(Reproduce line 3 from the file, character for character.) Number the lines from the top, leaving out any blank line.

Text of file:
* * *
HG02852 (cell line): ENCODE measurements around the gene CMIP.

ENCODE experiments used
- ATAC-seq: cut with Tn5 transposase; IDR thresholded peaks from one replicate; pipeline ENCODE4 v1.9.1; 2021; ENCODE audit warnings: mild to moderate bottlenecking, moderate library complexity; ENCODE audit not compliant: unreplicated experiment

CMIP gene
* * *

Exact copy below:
- ATAC-seq: cut with Tn5 transposase; IDR thresholded peaks from one replicate; pipeline ENCODE4 v1.9.1; 2021; ENCODE audit warnings: mild to moderate bottlenecking, moderate library complexity; ENCODE audit not compliant: unreplicated experiment